There was no question Umpire would go.
It’s the state’s second-smallest school district, home to fewer than 100 students. It spends about $13,000 per student each year, more than double the state average, just to provide the basics. No matter how or how low the legislature set the consolidation bar, Umpire wasn’t going to pass.
So in late March, the district’s school board voted to annex to the Wickes school district, 18 miles to the west. And last week, the doors closed for the last time on the independent Umpire school, signaling to some of the town’s 100 or so residents that their community isn’t far behind.
That’s supposed to be how consolidation works, right? Big-city legislators impose their “reform” on the rest of the state, and in the process kill off proud rural schools and the communities that surround them.
Except that in Umpire’s case – and in many of the 57 consolidations effected this spring – very little is actually going to change.
The town of Umpire is so small that you can really believe the school is all that holds it together, even though some years there aren’t enough high school students to field a basketball team and plenty of people who live in the school district don’t have school-age children.
But the school board struck a deal that allows them to keep all 12 grades at Umpire, so the school’s students – there were 96 this year – will return to the same classrooms and the same teachers this fall. They’re losing their superintendent, and local landowners are losing a significant portion of their property tax bill, but other than that, consolidation is leaving Umpire, for the most part, alone.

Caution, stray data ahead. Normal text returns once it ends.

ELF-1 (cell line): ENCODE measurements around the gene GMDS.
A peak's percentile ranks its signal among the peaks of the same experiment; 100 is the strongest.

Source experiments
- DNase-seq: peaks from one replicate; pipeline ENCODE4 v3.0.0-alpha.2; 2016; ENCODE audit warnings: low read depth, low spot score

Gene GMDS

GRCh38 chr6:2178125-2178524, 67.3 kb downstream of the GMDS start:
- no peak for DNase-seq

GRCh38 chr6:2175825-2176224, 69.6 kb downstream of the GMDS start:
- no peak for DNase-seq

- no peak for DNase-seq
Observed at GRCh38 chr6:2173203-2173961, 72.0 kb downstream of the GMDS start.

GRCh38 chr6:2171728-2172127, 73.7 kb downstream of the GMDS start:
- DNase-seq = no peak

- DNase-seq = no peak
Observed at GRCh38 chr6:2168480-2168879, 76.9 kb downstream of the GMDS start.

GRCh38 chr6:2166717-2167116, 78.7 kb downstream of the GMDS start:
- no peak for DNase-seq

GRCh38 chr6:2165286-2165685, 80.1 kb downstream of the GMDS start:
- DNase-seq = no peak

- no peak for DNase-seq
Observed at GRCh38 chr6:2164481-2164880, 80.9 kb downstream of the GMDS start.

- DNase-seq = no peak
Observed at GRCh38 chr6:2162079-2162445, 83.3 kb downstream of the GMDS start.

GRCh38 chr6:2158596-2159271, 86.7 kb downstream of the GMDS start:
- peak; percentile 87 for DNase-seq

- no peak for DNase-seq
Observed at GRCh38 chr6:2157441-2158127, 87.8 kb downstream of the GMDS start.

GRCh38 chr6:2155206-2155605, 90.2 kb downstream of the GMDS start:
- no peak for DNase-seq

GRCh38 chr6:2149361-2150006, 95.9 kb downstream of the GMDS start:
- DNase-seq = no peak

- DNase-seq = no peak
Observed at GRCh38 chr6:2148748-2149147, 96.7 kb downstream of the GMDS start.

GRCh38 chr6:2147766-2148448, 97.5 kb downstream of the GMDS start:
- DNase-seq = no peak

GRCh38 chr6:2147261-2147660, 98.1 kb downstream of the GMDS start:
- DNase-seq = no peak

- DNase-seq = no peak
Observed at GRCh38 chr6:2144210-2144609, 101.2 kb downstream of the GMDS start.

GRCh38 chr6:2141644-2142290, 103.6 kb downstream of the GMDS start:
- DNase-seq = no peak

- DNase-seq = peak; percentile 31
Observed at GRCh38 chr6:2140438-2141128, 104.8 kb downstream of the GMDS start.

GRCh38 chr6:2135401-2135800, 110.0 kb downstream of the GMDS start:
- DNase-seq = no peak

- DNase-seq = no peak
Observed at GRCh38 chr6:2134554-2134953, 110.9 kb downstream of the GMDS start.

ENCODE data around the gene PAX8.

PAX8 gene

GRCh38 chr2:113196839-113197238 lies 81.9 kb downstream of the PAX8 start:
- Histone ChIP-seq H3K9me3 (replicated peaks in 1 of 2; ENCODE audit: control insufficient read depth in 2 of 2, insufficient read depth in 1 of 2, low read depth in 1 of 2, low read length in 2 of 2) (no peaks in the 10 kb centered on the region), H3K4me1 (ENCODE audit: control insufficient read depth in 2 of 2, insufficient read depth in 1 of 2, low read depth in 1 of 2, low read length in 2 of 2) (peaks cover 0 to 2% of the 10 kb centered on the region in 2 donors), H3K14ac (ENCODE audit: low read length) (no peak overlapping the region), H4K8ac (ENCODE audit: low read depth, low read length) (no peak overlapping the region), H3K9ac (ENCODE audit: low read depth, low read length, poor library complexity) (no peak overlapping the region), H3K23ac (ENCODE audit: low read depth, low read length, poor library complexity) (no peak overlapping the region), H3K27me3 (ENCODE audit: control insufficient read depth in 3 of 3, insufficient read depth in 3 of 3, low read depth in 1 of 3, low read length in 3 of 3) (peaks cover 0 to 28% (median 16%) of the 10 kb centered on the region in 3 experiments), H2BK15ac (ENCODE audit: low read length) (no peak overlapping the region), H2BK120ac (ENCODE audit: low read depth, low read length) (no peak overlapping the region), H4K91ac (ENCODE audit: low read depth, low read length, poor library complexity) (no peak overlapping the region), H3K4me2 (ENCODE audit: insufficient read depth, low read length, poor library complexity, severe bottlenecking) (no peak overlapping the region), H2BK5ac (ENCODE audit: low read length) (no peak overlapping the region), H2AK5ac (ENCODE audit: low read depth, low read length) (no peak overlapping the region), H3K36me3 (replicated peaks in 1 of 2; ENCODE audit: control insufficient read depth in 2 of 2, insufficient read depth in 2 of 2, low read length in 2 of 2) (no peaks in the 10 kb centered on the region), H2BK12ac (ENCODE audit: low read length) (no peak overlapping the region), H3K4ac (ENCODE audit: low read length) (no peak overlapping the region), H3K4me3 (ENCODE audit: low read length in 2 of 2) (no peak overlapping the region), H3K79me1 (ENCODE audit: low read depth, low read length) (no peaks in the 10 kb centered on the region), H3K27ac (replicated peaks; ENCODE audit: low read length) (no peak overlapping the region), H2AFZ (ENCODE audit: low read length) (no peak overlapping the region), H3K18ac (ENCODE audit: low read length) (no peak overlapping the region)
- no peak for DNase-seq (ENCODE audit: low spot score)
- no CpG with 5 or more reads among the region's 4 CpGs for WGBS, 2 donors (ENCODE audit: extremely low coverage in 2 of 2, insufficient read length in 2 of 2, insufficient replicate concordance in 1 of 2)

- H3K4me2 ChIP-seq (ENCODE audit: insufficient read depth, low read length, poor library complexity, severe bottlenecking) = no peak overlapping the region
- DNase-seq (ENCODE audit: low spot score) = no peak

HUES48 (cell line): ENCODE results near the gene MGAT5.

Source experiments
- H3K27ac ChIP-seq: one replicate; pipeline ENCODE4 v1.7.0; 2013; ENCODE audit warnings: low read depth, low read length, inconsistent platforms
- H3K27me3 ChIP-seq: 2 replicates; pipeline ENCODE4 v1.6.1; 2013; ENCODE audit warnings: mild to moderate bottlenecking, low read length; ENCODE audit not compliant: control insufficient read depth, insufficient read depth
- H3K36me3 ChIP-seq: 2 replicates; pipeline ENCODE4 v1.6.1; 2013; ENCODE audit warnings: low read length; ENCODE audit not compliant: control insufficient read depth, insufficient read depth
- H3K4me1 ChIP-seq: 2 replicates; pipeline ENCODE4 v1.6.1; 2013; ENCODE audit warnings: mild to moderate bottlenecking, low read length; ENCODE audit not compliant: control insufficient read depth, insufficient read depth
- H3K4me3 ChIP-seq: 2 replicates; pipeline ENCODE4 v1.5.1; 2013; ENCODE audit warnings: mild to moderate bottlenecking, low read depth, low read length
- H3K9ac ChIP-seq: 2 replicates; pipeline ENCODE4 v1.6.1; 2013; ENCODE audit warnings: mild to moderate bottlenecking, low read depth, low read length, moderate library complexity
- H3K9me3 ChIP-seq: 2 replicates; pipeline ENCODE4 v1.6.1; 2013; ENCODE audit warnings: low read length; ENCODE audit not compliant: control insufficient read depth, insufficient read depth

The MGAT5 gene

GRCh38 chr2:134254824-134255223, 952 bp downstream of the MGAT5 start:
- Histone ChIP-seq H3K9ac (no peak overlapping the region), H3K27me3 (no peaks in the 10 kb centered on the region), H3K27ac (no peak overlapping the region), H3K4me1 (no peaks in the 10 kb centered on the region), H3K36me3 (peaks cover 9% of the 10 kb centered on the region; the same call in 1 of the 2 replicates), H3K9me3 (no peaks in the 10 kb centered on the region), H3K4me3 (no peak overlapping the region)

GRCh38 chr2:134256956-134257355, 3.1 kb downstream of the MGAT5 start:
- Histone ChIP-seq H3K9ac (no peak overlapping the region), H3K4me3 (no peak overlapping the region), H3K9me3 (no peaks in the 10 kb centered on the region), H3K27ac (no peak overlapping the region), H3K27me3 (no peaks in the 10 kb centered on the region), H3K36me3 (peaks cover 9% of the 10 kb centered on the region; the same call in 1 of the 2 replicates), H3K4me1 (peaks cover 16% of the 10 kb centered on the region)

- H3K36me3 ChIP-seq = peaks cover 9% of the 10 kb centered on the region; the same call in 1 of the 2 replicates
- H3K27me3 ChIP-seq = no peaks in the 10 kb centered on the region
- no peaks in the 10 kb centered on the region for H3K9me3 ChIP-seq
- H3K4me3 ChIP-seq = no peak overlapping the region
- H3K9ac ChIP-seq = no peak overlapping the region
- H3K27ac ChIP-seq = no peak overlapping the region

Still, the process hasn’t been smooth, and some connected with the school say the town won’t get over it for a long time. There’s some lingering mistrust about how board members chose between the two districts that offered to annex Umpire, and there’s lingering uncertainty that the deal they reached will actually be enough to keep the high school open more than a couple of years.
It’s almost a comic understatement to say that Umpire is a small town, and an isolated one. It’s a hard 125 miles southwest of Little Rock, and 45 minutes from the closest Wal-Mart. The school, the post office, one quick-stop store and a handful of churches are slung casually around the T where two-lane highways 278 and 84 meet, the biggest intersection in northern Howard County. There’s nowhere to eat, nowhere to rent a movie, nowhere to get a haircut. Few people move here because there is almost literally nowhere to work other than family farms.